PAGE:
Sadiq Khan blasts Trump as the 'global poster-boy for white nationalism'

Sadiq Khan blasts Trump as the 'global poster-boy for white nationalism'
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London Mayor Sadiq Khan on Saturday denounced President TrumpDonald John TrumpSchiff pleads to Senate GOP: 'Right matters. And the truth matters.' Anita Hill to Iowa crowd: 'Statute of limitations' for Biden apology is 'up' Sen. Van Hollen releases documents from GAO investigation MORE as the “global poster-boy for white nationalism” in an essay that warns against forgetting the lessons of World War II.

“An entire generation of brave men and women around the globe sacrificed everything to defeat the singular evil of Nazism and fascism,” Khan wrote in The Guardian to mark 80 years since Nazi Germany invaded Poland.

His essay goes on to highlight the role Britain and other nations played in winning the war and establishing peace in the ensuing years. But he writes that he fears the lessons of World War II “are genuinely at risk of being forgotten or, worse still, being rewritten.”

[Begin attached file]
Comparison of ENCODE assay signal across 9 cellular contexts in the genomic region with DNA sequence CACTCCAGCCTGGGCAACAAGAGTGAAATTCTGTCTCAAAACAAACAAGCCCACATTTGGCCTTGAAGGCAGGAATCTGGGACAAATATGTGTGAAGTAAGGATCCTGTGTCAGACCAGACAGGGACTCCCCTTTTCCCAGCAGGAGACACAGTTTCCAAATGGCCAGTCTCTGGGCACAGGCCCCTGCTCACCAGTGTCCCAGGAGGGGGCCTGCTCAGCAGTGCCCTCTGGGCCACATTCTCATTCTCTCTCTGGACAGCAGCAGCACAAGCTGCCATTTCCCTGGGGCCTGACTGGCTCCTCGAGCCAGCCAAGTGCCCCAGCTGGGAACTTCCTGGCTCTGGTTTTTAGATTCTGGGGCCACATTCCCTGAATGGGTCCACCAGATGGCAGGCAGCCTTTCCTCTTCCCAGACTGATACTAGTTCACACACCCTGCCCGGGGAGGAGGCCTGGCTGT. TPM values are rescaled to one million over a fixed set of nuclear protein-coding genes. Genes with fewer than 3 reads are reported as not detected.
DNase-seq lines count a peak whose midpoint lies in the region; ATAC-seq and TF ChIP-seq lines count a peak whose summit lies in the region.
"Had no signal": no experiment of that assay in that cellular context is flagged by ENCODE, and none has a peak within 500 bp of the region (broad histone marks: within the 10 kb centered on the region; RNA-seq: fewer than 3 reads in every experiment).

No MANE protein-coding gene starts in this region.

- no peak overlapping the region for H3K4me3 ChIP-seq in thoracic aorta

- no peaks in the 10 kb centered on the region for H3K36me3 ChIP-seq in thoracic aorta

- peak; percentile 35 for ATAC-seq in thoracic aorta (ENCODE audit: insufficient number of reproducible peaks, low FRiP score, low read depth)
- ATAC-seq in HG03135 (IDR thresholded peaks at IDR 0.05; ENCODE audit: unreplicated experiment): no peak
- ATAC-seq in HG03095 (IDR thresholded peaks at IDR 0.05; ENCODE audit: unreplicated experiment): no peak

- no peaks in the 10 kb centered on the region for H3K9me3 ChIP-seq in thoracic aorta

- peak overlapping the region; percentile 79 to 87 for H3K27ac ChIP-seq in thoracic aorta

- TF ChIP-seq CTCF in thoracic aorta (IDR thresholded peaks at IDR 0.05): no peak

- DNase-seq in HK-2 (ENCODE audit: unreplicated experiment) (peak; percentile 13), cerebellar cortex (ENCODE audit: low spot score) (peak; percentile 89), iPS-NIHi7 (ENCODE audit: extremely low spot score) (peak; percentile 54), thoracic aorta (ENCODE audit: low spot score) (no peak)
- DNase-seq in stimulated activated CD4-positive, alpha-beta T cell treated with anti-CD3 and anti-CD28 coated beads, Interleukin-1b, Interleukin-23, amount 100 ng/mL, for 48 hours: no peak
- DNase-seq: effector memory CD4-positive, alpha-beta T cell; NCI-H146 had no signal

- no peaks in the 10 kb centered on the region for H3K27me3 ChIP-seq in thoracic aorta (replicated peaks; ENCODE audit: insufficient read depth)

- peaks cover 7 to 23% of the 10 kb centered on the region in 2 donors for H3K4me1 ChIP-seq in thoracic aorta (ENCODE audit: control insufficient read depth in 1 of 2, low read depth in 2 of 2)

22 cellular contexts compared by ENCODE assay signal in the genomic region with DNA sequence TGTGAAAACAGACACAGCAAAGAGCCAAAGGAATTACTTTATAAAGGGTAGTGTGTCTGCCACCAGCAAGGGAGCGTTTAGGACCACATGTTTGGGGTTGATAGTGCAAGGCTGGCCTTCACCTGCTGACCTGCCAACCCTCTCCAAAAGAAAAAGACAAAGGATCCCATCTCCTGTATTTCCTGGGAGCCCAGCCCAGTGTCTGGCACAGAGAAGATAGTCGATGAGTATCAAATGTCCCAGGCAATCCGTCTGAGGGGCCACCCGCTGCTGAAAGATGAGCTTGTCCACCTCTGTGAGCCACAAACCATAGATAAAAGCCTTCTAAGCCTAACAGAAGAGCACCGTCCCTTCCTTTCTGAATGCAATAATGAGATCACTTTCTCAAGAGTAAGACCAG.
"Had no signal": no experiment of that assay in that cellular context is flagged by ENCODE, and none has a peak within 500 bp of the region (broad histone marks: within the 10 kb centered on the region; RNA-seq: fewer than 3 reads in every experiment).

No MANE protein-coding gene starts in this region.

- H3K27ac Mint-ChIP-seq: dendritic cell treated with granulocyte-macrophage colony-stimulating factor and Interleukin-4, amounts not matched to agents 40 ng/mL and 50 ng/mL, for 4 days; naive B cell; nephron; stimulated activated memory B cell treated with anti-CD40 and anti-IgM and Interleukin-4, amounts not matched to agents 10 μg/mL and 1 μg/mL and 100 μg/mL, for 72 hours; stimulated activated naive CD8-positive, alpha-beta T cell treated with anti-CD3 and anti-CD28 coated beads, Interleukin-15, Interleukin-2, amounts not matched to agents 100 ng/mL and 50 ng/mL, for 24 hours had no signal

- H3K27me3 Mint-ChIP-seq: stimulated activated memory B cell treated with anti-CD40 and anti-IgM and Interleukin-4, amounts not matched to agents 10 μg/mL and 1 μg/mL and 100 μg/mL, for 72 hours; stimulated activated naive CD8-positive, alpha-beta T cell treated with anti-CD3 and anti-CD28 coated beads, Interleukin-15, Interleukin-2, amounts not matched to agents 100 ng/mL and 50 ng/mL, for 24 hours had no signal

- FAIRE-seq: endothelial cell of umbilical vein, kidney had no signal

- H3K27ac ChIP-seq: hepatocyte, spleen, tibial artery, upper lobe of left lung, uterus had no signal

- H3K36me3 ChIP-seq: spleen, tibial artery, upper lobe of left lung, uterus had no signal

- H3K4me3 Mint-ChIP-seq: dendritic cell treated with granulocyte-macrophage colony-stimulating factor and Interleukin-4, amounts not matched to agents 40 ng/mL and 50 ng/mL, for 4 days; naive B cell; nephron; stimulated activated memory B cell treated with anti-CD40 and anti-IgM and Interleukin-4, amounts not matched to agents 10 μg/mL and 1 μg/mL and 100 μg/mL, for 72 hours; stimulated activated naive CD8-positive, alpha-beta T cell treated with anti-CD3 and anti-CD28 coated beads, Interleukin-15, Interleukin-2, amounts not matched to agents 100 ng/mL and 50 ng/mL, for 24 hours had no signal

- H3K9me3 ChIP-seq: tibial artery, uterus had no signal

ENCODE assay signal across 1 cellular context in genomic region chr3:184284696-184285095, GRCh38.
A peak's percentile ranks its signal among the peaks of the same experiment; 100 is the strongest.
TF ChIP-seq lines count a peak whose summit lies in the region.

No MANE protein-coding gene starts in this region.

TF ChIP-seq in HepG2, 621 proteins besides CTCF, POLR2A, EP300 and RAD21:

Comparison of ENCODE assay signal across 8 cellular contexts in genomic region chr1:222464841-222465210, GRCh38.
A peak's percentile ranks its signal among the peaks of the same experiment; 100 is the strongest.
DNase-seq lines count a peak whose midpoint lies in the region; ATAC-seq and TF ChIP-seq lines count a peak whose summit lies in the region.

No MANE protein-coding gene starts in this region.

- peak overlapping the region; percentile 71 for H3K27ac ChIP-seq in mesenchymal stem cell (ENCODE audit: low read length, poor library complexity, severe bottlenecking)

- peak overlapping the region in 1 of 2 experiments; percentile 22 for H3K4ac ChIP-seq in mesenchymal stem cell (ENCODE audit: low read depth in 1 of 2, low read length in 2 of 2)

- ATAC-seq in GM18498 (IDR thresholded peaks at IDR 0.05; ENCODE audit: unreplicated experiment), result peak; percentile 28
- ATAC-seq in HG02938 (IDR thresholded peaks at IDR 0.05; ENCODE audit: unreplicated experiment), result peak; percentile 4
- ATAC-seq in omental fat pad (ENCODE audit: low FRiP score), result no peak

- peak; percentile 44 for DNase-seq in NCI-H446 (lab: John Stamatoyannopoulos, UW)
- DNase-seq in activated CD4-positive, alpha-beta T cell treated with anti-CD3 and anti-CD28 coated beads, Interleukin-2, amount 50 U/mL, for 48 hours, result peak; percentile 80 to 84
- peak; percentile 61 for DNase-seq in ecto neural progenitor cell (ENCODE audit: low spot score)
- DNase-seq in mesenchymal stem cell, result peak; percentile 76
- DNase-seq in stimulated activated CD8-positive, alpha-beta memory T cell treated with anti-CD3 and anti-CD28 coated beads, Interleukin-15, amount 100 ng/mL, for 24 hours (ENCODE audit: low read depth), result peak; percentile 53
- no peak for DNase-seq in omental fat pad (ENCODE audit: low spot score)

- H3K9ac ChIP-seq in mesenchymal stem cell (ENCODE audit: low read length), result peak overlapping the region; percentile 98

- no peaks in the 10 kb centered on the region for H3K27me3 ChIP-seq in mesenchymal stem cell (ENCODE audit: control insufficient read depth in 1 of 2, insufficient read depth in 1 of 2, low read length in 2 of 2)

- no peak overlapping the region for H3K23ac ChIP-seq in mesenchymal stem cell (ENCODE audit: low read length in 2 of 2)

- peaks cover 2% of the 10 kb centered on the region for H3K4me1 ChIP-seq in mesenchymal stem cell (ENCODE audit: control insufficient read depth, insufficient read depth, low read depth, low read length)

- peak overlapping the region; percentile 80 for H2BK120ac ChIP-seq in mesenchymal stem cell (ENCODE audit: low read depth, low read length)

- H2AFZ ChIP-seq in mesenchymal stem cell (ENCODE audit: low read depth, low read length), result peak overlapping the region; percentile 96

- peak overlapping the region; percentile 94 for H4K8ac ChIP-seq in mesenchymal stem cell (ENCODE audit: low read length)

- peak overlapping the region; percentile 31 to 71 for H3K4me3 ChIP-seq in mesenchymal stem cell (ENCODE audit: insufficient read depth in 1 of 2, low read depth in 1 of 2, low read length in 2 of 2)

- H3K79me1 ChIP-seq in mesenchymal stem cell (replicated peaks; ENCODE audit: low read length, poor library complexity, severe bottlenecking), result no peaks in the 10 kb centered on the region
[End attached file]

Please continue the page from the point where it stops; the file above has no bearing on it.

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He notes that international bodies such as the European Union and NATO are facing "unprecedented attacks" and that "support for democracy is at a record low across the western world."

"This comes as a new wave of extremist far-right movements and political parties are winning power and influence at alarming speed – fuelled by Donald Trump, the global poster-boy for white nationalism," Khan argues. "Politicians across Europe are following his example by seeking to exploit division to gain power."

He later admonishes Trump for his attacks against the press and the judiciary, saying that those institutions are under daily verbal attack from the president "and other far-right leaders around the world."

"The impact can also be seen in the UK, where the outsize influence of Nigel Farage and his Brexit party has pushed the Conservatives, under Boris Johnson, to become ever more rightwing, illiberal and intolerant," he writes of the British prime minister.

Khan acknowledges that the current era isn't anything like the 1930s, but he stresses that "alarm bells should be sounding."

"We have a special responsibility to honour the memory of all those who sacrificed so much to protect us all those years ago – by defending the ideals they died for and ensuring the more peaceful and stable world they built lasts for generations to come," he concludes.

Khan has repeatedly criticized Trump, referring to him earlier this year as a "poster boy for the far-right movement around the world."

In June, he said that the U.K. was on the “wrong side of history" ahead of the president's visit to the country. The statement prompted Trump to call the Muslim mayor a "stone cold loser."